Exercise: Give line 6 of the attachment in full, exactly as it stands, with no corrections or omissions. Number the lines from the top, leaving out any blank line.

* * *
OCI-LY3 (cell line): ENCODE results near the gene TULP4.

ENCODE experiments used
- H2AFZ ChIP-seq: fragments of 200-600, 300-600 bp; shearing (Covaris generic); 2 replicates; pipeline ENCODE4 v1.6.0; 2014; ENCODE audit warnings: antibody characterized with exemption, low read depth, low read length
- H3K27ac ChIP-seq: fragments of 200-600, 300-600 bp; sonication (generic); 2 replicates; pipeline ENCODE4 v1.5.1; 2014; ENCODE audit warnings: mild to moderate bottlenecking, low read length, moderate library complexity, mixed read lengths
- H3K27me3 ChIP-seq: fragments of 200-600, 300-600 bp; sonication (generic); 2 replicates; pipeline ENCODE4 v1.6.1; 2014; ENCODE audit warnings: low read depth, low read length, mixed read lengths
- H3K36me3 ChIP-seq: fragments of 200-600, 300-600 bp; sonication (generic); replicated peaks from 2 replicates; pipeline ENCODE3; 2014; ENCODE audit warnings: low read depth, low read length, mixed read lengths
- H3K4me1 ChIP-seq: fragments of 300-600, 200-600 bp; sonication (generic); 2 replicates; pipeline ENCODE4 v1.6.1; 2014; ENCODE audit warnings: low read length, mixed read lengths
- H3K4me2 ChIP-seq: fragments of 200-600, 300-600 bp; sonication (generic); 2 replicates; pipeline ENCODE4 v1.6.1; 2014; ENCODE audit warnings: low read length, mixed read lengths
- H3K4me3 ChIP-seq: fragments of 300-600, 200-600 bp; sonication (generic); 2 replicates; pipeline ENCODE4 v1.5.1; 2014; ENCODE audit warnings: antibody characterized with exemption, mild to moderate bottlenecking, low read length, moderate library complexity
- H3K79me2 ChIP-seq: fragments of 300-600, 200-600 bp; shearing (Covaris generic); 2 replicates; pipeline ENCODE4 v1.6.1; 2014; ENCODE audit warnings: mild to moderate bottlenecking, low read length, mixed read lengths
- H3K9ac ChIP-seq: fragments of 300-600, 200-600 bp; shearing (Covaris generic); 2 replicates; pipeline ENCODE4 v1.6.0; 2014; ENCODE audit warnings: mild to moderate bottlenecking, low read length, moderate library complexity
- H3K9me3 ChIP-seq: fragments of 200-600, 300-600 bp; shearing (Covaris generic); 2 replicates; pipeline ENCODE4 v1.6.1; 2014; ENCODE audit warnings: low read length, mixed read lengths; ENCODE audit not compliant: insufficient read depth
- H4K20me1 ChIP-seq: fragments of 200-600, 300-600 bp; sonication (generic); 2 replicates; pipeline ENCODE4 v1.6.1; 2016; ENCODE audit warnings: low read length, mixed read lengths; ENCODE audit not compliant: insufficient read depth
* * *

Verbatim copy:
- H3K36me3 ChIP-seq: fragments of 200-600, 300-600 bp; sonication (generic); replicated peaks from 2 replicates; pipeline ENCODE3; 2014; ENCODE audit warnings: low read depth, low read length, mixed read lengths